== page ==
Kaspersky Lab has revealed that it will withdraw the antitrust complaints against Microsoft that it made in Europe following an agreement with the Redmond, Washington-based software maker regarding how security updates are delivered to users of the Windows operating system.
The two tech firms also resolved to end disputes that have been running for years. This includes Kaspersky’s allegations that Microsoft put up unfair obstacles on the Windows 10 OS meant to hamper independent security software vendors.
“Kaspersky Lab is also taking all steps necessary to withdraw its filings to the European Commission and to Germany’s Federal Cartel Office, stating that it has no more claims for Microsoft to address,” said a Kaspersky spokesperson in a statement.
Abuse of dominance
Earlier in the year Kaspersky had alleged that the largest software maker in the world had abused its dominant position in the personal computer market with a view to harming 3rd party providers of antivirus software. This was with regards to how Microsoft’s Defender antivirus software was distributed on Windows 10 OS.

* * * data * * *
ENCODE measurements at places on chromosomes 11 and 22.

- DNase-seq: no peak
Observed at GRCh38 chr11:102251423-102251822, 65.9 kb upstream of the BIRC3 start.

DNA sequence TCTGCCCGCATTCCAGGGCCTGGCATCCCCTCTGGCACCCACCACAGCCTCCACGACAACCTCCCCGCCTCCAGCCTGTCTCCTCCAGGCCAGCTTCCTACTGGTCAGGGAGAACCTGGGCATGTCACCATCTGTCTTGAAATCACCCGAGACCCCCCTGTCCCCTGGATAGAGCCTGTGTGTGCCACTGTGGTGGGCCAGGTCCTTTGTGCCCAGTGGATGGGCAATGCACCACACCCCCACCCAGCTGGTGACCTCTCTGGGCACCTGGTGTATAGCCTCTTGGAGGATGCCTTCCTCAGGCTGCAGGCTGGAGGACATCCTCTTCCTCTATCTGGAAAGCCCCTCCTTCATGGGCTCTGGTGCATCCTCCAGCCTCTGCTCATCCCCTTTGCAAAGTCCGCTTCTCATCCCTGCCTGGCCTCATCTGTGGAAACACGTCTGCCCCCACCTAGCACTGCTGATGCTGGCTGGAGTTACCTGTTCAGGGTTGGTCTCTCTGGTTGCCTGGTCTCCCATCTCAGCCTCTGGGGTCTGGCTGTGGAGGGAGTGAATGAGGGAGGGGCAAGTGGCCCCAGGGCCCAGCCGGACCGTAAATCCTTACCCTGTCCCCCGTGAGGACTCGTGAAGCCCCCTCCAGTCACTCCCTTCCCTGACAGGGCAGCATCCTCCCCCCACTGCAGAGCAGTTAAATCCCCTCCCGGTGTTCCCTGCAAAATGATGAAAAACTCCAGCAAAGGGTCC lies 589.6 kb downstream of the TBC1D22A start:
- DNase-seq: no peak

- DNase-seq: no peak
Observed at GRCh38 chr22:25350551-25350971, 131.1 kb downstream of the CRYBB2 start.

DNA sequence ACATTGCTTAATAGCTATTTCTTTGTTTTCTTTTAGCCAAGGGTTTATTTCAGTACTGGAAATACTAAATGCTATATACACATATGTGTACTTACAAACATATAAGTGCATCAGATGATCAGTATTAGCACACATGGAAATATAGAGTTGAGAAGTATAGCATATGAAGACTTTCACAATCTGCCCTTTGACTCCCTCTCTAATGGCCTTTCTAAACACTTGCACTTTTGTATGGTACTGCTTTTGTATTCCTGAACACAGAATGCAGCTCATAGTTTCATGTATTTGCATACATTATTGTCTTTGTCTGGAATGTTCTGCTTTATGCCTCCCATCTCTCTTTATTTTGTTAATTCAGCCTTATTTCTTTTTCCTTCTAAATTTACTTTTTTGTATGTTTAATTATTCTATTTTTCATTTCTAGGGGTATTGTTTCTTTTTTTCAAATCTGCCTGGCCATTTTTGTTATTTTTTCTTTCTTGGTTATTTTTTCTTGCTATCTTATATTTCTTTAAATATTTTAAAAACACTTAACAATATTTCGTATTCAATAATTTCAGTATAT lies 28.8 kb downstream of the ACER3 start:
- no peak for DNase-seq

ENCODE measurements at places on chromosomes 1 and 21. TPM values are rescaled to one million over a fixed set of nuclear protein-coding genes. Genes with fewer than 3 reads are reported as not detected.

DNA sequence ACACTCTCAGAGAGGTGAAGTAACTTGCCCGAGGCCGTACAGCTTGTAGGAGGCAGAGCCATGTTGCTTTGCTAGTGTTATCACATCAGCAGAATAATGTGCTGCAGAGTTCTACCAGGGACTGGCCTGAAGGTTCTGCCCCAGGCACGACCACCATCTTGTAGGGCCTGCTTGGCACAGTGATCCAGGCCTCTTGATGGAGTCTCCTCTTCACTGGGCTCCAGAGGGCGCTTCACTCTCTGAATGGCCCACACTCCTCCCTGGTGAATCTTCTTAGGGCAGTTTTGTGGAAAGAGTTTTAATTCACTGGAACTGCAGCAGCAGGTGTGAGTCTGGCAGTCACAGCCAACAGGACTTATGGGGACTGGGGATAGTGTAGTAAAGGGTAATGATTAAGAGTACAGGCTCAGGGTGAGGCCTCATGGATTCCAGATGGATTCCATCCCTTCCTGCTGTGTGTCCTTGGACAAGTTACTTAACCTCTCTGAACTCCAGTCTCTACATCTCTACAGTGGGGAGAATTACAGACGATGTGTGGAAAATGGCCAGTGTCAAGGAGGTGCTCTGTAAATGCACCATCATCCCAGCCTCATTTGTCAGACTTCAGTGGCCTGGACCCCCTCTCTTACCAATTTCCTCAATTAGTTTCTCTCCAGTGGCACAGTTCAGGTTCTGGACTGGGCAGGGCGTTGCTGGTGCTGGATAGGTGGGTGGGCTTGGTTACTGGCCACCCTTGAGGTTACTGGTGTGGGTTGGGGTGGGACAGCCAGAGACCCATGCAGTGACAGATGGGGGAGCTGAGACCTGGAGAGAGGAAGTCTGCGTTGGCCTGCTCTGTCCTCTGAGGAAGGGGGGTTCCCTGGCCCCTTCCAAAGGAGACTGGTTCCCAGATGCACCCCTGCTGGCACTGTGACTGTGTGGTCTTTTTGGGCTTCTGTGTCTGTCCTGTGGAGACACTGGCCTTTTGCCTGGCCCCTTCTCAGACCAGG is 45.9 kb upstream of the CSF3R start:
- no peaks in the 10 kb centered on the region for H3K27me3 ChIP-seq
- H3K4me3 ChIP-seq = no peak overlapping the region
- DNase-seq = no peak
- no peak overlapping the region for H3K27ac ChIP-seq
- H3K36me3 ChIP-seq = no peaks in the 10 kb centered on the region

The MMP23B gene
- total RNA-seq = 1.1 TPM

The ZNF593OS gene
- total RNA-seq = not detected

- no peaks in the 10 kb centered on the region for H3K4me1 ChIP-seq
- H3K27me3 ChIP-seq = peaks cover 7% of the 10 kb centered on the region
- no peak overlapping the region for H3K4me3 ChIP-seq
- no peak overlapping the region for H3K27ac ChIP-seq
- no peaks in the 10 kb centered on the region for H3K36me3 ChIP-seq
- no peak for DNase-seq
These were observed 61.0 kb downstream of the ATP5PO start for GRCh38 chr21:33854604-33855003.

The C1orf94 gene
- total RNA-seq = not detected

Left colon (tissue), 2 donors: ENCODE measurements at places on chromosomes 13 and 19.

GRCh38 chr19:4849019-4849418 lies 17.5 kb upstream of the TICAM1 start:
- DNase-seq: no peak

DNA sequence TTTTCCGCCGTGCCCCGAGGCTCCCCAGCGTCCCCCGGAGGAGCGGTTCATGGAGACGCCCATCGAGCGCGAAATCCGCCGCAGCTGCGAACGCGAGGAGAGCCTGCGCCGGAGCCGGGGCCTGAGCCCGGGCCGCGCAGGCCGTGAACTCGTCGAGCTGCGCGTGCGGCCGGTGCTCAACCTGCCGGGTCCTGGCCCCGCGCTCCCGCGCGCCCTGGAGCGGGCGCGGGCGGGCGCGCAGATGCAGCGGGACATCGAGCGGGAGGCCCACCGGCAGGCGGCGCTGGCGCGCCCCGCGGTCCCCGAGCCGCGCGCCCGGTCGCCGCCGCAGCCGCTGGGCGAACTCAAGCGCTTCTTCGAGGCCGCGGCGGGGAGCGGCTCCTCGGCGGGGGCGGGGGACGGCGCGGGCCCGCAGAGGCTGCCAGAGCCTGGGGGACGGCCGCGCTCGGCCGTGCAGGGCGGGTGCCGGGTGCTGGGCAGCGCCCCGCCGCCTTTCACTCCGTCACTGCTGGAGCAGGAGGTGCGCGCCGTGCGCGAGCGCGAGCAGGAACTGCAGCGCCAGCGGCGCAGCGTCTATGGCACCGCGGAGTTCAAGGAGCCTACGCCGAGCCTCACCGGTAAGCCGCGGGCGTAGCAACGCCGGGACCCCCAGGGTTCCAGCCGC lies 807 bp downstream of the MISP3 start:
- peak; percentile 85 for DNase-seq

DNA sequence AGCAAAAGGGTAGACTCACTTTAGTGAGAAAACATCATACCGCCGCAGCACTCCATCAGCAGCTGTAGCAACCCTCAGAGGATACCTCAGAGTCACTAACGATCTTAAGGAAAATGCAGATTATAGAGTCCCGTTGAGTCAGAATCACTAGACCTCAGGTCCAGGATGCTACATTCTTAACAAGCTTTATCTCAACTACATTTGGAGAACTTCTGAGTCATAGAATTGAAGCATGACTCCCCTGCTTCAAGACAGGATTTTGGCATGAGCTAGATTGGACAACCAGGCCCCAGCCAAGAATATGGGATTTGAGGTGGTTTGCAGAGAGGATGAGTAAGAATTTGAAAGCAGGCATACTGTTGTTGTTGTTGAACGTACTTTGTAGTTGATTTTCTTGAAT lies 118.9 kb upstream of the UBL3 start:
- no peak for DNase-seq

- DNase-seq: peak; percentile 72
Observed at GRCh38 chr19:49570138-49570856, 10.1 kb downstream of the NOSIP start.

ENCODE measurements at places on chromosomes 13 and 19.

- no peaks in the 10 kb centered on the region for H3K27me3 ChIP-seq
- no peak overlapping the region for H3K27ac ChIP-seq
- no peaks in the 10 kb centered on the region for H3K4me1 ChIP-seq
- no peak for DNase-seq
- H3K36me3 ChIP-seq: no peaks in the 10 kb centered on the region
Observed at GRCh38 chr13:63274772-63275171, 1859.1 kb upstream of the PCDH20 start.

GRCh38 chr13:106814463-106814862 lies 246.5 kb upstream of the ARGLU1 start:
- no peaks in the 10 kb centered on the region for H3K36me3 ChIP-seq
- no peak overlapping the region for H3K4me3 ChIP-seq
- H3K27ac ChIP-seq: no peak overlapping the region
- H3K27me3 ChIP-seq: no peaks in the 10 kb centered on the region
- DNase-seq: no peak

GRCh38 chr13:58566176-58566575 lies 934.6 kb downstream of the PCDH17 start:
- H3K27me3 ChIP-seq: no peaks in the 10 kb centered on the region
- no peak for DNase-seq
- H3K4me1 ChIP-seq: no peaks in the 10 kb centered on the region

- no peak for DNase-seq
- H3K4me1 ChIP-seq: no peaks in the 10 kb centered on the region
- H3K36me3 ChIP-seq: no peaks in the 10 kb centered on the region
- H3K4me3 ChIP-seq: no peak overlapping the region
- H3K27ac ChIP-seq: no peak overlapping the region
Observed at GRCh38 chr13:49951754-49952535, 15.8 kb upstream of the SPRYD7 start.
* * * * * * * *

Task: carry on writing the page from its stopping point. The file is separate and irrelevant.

At the height of their dispute the founder of Kaspersky Lab, Eugene Kaspersky, had alleged that the giant software maker had uninstalled the Kaspersky antivirus software product on customer’s devices when Windows 10 was installed. This was with a view to increasing the adoption of Defender, a Microsoft product. Kaspersky derided the Microsoft antivirus software as being inferior. Consequently Microsoft hit back saying that it had not broken any law arguing that its only goal was to ensure that users of Windows 10 operating system were protected from security threats.
Going forward the Redmond, Washington-based software giant revealed that it will engage with antivirus vendors more closely prior to launching software updates in order to ensure that compatibility issues are resolved early on. Microsoft also revealed that it will let vendors of antivirus software issue their own notifications and alerts to their customers prior to and after the expiry of subscriptions. The software giant also added that it will offer the vendors more certainty and visibility with regards to the release schedules of its updates.
The resolution of the long-running dispute between the two companies comes in the wake of Kaspersky coming under fire from lawmakers and intelligence officials in the United States who say the company is vulnerable to the influence of the Russian government. Kaspersky has, however, categorically denied these accusations saying it has never conducted cyber espionage on behalf of any government.